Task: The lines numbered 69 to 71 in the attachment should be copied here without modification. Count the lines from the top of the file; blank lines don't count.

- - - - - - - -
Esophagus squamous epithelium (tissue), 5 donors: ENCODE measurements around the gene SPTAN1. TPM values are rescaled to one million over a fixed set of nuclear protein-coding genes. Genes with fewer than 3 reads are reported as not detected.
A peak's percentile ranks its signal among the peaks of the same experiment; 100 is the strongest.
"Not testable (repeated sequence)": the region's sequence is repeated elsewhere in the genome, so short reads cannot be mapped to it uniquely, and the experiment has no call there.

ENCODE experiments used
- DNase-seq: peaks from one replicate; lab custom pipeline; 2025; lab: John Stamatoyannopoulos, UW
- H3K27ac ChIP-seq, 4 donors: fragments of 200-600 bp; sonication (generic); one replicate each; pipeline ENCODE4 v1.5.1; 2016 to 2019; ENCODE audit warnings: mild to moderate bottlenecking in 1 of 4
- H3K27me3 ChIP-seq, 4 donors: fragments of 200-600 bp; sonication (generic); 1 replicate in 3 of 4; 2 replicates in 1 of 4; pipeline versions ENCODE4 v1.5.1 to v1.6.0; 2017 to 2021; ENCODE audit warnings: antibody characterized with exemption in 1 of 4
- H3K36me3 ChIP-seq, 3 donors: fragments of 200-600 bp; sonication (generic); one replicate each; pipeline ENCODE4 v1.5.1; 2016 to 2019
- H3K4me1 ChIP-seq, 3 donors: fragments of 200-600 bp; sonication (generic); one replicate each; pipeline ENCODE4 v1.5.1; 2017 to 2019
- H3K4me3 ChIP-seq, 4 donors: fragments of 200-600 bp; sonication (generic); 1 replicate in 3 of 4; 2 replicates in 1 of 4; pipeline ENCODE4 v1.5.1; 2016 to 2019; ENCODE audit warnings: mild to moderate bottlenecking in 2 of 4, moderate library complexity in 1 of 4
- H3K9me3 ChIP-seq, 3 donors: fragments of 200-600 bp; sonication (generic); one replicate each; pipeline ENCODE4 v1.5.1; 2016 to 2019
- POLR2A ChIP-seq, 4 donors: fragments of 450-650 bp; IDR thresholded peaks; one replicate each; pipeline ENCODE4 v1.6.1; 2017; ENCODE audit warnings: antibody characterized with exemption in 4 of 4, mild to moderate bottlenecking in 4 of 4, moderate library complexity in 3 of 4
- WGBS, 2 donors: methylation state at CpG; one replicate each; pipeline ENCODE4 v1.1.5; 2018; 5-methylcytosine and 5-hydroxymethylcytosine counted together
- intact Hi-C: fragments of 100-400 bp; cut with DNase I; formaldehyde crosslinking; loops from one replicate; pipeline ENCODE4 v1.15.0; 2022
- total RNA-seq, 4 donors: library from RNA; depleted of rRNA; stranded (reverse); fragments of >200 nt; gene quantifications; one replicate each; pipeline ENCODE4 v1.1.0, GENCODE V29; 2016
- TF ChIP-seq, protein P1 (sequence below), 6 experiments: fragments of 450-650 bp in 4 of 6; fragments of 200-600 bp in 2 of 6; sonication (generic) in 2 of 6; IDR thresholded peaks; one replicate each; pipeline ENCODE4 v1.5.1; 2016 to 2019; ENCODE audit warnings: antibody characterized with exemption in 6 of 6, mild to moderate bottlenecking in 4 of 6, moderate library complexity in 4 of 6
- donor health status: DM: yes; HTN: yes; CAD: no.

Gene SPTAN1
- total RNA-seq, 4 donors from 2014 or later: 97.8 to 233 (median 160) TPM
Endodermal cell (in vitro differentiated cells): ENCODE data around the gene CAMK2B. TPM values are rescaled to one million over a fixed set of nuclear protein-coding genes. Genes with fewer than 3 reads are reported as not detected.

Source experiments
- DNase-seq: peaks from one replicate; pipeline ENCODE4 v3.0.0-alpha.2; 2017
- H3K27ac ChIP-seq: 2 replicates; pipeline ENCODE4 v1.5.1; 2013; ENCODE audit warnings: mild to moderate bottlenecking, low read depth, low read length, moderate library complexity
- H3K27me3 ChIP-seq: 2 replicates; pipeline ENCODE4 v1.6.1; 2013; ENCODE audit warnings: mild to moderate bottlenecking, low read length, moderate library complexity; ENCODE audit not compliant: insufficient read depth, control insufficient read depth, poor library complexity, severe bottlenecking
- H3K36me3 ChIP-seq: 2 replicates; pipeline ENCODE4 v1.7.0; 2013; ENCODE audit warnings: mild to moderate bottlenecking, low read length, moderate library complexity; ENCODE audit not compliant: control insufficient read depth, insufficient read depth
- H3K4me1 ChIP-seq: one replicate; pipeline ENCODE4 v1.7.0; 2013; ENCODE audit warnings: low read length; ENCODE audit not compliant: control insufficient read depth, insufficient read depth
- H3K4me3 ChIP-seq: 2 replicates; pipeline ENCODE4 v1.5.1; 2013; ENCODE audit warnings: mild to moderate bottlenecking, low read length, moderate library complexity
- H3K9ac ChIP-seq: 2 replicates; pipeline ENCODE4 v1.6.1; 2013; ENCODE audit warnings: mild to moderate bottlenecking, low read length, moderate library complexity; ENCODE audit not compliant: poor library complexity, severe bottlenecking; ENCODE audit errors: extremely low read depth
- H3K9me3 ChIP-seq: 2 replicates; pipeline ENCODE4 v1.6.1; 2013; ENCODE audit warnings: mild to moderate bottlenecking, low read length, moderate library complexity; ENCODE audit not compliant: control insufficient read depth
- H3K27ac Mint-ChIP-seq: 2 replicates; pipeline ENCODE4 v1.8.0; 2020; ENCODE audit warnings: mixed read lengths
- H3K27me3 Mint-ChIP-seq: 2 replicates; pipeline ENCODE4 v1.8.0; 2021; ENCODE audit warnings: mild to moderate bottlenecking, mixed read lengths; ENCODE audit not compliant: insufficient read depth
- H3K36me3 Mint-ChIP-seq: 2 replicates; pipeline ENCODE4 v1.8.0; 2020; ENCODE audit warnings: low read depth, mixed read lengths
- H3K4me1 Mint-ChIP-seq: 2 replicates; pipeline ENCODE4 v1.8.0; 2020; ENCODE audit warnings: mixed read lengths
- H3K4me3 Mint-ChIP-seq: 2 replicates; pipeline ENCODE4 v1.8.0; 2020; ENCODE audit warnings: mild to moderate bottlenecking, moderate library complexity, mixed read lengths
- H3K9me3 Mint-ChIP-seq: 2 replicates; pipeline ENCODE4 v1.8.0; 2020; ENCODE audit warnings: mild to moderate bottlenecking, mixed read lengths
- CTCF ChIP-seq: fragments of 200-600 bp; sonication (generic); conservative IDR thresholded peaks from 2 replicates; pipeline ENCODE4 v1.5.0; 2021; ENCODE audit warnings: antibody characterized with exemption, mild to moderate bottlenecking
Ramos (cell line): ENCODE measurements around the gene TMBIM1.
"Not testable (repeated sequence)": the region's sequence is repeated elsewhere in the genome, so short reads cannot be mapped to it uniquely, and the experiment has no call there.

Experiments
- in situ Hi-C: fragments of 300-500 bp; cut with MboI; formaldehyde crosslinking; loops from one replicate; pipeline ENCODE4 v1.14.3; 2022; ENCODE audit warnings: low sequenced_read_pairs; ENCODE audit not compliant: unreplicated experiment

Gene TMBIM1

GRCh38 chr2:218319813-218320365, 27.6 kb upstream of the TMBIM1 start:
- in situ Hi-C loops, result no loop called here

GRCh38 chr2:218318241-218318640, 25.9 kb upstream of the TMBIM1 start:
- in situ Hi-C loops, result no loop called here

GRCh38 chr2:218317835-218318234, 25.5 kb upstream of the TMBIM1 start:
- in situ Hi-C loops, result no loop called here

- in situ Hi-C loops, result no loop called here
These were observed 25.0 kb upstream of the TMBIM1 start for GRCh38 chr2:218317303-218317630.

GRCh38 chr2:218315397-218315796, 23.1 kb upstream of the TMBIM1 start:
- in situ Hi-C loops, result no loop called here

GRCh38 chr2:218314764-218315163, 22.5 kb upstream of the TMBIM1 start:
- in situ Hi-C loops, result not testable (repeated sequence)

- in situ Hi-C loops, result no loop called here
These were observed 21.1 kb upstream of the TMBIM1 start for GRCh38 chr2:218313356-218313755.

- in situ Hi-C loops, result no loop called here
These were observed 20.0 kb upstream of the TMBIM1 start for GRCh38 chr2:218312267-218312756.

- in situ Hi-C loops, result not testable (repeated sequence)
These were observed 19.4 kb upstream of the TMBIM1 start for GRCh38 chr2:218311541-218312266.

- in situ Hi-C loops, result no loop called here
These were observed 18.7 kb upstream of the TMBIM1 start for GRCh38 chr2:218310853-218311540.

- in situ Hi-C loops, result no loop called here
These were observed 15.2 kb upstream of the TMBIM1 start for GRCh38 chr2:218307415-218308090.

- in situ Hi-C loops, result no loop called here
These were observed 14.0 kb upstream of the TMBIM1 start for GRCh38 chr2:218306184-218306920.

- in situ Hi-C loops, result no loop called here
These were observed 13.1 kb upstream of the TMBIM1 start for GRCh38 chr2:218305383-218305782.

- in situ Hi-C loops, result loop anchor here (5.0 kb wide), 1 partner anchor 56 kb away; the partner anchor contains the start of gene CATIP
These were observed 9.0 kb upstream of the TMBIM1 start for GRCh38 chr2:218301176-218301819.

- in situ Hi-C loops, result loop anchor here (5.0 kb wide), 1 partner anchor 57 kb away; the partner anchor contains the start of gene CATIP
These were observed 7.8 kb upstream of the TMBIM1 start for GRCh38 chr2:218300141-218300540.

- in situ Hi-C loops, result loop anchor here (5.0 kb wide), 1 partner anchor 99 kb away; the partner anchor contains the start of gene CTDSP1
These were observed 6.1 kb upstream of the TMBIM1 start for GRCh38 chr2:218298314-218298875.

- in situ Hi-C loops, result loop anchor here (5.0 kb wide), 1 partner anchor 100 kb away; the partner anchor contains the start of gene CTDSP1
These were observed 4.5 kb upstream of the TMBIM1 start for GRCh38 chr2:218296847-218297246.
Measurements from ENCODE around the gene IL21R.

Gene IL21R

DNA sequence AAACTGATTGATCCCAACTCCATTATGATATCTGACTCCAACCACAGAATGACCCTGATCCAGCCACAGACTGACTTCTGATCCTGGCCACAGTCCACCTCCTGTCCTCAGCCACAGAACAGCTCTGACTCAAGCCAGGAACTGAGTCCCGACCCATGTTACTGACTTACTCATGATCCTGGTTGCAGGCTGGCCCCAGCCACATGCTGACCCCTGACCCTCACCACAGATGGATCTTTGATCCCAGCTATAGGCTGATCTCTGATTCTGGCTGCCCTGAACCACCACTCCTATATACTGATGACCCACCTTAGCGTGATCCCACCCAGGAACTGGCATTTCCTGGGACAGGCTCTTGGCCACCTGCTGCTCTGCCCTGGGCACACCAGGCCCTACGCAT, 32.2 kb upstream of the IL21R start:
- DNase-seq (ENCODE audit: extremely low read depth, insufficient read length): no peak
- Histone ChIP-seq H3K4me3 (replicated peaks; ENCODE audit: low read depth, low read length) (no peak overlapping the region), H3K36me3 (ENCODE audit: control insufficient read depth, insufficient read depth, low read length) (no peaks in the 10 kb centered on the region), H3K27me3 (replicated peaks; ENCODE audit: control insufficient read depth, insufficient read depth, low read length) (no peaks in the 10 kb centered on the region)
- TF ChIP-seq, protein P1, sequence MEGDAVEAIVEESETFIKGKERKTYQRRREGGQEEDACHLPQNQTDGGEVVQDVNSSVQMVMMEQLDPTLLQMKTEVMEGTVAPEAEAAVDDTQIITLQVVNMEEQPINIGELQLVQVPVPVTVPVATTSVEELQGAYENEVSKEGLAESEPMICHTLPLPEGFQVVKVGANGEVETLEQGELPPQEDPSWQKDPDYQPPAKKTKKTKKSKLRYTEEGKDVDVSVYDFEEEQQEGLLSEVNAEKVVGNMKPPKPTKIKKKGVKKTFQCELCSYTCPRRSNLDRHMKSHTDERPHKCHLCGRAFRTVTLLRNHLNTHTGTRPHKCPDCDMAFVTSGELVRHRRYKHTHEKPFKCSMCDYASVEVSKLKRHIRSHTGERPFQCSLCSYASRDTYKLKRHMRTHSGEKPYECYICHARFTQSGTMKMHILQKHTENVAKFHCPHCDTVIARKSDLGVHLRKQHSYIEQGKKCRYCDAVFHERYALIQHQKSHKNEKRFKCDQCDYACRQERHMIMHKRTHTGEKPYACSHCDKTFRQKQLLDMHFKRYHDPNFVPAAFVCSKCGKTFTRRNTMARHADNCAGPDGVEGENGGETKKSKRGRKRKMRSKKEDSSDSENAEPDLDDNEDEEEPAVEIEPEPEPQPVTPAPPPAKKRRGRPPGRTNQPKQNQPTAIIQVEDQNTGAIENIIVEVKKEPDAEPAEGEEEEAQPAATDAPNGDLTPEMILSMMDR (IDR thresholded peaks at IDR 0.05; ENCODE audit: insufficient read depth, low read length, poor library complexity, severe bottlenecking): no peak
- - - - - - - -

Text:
These were observed 9.0 kb upstream of the TMBIM1 start for GRCh38 chr2:218301176-218301819.

- in situ Hi-C loops, result loop anchor here (5.0 kb wide), 1 partner anchor 57 kb away; the partner anchor contains the start of gene CATIP
These were observed 7.8 kb upstream of the TMBIM1 start for GRCh38 chr2:218300141-218300540.